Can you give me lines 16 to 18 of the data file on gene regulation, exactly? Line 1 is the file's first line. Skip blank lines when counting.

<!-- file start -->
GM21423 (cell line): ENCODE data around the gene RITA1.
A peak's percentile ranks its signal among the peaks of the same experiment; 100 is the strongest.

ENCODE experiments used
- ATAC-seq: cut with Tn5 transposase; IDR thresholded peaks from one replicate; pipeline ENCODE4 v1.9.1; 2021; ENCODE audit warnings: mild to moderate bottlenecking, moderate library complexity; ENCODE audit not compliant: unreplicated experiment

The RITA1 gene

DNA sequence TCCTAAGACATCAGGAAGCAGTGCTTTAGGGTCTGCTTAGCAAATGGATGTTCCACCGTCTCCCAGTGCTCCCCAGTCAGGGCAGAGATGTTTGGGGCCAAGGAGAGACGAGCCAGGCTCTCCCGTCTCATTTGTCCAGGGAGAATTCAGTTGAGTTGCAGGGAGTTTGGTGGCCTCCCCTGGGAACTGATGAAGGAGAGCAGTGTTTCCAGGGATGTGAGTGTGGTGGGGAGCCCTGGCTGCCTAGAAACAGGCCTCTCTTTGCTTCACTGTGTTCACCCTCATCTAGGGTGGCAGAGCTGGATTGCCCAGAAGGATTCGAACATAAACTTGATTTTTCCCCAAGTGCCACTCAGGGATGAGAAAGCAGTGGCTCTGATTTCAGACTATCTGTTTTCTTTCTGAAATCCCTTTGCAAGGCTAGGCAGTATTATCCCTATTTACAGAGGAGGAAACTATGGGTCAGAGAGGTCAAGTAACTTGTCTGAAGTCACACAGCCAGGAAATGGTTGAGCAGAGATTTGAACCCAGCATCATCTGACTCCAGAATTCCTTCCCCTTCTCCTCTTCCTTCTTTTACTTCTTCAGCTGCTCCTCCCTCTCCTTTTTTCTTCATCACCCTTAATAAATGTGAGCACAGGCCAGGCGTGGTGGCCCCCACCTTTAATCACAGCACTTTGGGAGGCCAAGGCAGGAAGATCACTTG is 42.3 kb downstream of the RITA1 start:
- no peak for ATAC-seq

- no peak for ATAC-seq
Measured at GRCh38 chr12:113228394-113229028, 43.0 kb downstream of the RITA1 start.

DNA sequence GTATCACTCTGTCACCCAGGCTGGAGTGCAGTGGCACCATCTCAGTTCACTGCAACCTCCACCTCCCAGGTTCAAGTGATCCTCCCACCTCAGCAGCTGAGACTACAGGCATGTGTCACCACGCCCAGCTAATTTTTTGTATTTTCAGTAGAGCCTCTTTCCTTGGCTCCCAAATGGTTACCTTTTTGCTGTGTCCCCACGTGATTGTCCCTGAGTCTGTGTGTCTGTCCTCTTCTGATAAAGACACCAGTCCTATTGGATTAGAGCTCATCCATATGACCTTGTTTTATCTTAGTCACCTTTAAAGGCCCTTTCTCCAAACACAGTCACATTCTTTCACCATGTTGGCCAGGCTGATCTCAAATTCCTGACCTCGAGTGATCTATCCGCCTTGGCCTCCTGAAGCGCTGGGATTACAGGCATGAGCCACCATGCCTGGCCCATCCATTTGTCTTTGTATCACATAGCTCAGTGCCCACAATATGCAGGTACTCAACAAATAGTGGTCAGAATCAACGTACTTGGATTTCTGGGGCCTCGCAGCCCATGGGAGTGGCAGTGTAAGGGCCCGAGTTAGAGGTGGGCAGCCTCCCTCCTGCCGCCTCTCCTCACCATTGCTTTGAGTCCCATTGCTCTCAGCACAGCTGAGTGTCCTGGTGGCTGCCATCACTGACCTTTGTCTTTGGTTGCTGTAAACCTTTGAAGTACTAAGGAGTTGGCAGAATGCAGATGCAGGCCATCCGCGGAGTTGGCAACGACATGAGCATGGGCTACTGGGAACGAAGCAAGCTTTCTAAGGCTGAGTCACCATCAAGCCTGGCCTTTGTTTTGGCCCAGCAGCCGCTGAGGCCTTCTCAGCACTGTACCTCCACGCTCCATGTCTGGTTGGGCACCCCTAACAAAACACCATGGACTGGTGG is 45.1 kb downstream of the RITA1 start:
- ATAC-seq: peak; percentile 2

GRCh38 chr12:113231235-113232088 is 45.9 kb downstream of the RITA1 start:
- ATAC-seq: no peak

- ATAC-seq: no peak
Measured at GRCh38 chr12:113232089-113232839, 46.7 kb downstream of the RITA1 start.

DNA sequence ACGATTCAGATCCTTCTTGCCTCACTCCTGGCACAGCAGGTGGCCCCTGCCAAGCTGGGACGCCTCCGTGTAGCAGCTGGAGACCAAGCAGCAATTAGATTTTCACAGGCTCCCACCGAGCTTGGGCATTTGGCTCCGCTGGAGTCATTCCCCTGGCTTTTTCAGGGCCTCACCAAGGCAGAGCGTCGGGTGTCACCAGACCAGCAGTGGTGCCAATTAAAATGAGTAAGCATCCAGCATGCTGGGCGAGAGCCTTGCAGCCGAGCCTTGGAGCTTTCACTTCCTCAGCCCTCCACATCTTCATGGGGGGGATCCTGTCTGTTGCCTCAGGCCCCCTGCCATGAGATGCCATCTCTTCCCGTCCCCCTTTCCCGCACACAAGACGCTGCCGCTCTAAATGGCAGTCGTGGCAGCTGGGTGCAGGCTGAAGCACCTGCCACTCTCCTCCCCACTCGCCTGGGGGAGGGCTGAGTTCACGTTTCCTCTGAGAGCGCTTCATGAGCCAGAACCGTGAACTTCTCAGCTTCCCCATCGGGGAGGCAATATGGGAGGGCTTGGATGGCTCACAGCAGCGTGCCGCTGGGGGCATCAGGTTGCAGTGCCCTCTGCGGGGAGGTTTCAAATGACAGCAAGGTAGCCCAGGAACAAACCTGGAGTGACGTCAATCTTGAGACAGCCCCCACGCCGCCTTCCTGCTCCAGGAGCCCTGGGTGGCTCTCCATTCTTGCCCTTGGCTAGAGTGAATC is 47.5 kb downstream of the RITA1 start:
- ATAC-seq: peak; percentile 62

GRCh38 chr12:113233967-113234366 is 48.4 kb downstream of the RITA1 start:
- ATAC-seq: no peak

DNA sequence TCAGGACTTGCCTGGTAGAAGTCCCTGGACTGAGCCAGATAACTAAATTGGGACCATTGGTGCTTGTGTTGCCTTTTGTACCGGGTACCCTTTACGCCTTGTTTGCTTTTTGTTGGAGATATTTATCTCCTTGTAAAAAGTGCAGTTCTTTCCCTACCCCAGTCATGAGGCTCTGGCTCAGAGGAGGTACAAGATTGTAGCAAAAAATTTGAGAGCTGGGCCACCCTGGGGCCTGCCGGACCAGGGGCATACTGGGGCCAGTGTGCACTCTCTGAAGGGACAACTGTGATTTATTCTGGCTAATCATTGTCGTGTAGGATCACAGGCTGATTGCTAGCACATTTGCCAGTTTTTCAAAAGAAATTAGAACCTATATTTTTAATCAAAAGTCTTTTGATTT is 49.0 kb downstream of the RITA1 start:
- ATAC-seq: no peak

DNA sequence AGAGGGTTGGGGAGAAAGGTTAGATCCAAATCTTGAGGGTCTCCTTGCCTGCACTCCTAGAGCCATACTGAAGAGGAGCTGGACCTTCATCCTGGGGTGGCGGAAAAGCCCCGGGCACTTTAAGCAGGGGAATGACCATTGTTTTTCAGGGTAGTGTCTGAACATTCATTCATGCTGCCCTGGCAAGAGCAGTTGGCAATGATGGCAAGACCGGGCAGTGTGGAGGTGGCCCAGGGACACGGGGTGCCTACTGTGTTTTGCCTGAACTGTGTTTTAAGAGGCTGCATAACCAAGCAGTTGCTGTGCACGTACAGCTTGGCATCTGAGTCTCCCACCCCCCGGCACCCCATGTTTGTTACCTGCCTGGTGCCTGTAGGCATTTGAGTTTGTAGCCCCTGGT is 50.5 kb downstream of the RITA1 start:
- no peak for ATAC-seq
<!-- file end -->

DNA sequence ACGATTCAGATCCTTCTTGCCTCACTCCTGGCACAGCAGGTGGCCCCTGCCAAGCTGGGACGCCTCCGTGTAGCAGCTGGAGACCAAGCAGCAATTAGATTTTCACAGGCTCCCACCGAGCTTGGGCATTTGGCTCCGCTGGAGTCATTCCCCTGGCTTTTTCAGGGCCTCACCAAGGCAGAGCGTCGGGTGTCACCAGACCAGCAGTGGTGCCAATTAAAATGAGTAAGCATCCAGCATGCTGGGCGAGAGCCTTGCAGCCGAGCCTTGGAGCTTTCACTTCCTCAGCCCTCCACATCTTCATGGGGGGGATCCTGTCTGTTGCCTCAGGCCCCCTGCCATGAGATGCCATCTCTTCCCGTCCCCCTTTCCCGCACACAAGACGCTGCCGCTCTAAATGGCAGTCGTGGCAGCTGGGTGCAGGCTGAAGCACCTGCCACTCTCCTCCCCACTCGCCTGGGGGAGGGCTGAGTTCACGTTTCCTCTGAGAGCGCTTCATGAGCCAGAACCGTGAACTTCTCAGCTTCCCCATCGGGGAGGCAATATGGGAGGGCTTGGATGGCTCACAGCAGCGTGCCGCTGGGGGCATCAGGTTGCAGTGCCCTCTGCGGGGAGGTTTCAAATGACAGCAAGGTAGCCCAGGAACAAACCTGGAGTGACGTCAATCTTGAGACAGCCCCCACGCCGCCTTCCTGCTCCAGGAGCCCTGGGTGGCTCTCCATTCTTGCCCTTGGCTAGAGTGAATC is 47.5 kb downstream of the RITA1 start:
- ATAC-seq: peak; percentile 62

GRCh38 chr12:113233967-113234366 is 48.4 kb downstream of the RITA1 start: